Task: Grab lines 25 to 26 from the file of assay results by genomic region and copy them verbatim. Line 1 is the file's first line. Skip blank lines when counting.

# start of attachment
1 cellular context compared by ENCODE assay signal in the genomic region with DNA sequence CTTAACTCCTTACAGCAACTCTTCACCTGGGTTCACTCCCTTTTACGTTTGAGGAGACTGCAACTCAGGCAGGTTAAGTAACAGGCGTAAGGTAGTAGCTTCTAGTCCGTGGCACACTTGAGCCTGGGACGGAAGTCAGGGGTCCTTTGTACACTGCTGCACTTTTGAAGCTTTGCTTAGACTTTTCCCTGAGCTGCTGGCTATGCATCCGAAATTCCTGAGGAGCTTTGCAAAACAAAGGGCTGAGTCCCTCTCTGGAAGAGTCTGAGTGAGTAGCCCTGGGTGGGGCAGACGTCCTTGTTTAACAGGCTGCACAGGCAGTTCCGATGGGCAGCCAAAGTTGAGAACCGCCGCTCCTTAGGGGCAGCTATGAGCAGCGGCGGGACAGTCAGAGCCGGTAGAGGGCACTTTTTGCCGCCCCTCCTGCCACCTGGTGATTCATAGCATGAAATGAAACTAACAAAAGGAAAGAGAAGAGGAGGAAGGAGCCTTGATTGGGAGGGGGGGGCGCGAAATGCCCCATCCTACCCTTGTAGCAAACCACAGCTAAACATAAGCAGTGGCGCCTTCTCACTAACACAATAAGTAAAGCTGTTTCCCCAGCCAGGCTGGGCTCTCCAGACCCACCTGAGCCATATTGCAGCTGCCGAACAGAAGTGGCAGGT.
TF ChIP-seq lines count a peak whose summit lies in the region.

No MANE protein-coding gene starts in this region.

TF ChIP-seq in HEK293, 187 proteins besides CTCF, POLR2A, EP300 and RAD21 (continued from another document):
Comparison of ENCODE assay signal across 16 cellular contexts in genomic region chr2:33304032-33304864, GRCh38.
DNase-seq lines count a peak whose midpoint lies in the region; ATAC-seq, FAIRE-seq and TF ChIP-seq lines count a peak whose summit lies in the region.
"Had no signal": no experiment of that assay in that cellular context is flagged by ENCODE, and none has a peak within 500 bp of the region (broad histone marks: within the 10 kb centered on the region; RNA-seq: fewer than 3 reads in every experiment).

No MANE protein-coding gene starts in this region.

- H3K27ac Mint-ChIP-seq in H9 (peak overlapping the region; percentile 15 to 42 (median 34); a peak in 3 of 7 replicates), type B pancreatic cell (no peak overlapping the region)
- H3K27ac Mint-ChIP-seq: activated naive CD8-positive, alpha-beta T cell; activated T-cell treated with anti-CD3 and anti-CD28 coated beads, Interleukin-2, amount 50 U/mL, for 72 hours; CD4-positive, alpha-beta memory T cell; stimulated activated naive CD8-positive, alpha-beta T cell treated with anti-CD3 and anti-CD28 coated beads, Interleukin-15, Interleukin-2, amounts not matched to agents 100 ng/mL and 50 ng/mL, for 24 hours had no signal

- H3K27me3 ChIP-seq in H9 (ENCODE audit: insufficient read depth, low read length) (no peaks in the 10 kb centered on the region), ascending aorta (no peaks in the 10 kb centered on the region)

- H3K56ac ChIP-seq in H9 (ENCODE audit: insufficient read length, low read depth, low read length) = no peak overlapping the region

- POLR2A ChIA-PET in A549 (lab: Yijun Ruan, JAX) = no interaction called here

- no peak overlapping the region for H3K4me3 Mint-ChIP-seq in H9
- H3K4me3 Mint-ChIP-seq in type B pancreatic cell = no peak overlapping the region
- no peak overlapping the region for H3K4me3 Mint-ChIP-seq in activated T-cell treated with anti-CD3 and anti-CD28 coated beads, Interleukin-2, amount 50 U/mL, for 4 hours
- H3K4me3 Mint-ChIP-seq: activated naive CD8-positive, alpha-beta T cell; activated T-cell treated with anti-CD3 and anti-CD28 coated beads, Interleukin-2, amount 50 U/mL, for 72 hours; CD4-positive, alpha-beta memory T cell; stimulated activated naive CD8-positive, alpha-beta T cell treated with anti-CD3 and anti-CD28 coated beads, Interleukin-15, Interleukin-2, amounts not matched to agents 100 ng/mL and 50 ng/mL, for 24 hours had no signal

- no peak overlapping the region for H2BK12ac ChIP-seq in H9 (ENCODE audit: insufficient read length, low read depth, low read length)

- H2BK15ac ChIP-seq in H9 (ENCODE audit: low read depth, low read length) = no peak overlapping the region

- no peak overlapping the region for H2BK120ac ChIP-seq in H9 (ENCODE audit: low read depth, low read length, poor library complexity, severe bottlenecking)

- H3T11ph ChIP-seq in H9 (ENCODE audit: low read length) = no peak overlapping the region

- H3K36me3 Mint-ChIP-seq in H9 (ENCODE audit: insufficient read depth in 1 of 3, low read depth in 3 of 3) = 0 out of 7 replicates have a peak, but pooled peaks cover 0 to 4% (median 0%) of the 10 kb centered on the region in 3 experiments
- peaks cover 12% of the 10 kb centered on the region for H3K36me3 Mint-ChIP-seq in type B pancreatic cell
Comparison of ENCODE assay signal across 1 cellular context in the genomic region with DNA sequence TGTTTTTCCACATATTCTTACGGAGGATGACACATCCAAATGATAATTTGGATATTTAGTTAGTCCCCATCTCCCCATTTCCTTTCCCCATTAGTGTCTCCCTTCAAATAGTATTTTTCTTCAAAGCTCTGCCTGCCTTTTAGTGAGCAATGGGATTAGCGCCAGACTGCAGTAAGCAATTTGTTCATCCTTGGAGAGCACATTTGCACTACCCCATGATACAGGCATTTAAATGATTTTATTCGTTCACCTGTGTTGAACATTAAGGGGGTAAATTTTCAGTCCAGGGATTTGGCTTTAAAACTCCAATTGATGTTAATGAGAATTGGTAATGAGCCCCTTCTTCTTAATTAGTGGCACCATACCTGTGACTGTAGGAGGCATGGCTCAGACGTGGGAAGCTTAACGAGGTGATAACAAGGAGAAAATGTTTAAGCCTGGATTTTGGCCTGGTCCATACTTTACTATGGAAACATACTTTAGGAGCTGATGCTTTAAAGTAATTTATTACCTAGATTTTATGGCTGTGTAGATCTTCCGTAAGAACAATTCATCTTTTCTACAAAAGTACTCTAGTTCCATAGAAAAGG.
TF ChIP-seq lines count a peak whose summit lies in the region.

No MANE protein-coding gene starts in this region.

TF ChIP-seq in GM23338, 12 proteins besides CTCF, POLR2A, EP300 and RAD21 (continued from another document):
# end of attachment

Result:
TF ChIP-seq lines count a peak whose summit lies in the region.

No MANE protein-coding gene starts in this region.